Readers: Xi's South Asian tour to enhance good-neighborliness

Updated: 2014-09-17 14:47


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Colin Speakman (UK)

Xi's visit makes more than simple geographical sense, for a Chinese leader to visit several countries in a region. It also makes diplomatic sense. The countries to be visited in South Asia are very different, but have in common the fact that they are not such close political allies of, for example, the USA as are the South East Asian countries of the Philippines and Vietnam. They are countries that are likely to see a good future in strengthened cooperation.

India has the world's second largest population and is the 10th largest economy by nominal GDP converted into US Dollars. Like China, India is a member of the G-20 group of leading economies and of the BRICS. Thus China and India have many opportunities to rub shoulders at international meetings as well as being neighbors. Recently the BRICS announced the creation of a Development Bank - it will be headquartered in Shanghai and its first president will be from India, Indeed, China and India have been seen as the two most important Asian countries of this century and authors write about : Chindia as a new force in world affairs. They have different political traditions and India traditionally sees large families as a cultural norm compared to China's one child policy. It is possible that India will overtake China as the largest population in the world, with 1.27 billion versus China approaching 1.4 billion. They both share a common interest in security and the defeat of terrorism.

Readers: Xi's South Asian tour to enhance good-neighborliness

Chinese President Xi Jinping (R) meets with his Sri Lankan counterpart Mahinda Rajapaksa in Shanghai, east China, May 22, 2014. [Photo/Xinhua]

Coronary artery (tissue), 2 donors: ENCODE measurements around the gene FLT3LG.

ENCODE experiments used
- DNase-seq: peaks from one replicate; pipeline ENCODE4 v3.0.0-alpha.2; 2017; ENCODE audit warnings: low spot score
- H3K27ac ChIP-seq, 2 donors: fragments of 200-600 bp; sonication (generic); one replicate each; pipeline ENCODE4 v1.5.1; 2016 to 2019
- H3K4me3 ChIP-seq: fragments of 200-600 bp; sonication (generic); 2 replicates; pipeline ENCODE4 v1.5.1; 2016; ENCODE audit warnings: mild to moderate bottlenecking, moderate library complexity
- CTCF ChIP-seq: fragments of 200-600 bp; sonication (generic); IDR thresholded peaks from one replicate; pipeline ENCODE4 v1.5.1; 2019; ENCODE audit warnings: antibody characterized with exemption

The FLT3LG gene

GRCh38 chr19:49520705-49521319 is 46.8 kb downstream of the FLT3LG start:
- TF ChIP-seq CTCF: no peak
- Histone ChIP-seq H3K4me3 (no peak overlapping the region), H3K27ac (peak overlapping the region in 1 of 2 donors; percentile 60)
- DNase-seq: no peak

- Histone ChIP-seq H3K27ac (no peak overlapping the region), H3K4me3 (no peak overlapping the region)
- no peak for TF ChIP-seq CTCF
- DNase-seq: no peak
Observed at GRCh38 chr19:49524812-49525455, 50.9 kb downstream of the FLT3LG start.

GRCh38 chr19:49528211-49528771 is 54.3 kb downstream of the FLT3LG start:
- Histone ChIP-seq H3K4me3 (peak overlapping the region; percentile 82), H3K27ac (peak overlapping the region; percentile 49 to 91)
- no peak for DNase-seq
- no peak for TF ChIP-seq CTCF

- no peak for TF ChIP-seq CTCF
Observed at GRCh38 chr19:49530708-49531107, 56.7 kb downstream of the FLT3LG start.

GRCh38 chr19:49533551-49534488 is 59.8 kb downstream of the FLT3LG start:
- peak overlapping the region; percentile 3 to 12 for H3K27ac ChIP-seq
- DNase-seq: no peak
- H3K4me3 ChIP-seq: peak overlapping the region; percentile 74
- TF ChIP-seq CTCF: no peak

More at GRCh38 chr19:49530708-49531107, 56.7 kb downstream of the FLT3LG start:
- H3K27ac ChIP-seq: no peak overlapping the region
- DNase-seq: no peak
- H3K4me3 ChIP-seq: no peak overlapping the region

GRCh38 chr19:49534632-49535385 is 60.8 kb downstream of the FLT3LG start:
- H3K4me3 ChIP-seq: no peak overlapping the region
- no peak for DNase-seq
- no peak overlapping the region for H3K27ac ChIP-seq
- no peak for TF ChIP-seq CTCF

The economic relations are paramount between large neighbors and it has been remarked that if China crosses a river by feeling the stones, India crosses a river by feeling China. This is a reference to the size of China's sovereign wealth funds and India's slowing economic growth at a time of badly needed infrastructure development. Hence China could supply both technical knowledge and finance for transport projects in India. President Xi will be keen to promote trade and get to know the new Indian leader, President Modi, sworn in on 26 May this year. Modi has recently visited Japan for diplomatic meetings so Xi's visit is timely.

Sri Lanka is not going to feature high up in any economic data about the global economy. It is a lower middle income developing country compared to China as upper middle income and the Middle Kingdom seeking to reach developed economy status in the next decade. Sri Lanka has a modest sized population of 20.5 million but it has doubled in the past 50 years, partly explaining low income per head. Sri Lanka is not, of course, a neighbor of China in terms of borders, as it is an island lying south of India. Yet one important connection is China's interest in opening up a maritime Silk Road in which this nation can play a useful part. More generally, China sees an opportunity is assisting the lower middle income countries, whether in South Asia or in Africa, with technological know how and financial assistance. This was the basis of China signing a Strategic Cooperative Partnership last year. It will be the first visit by a Chinese President to Sri Lanka and will be seen as a positive development by its own leader, President Rajapaksa after his visit to China in 2013.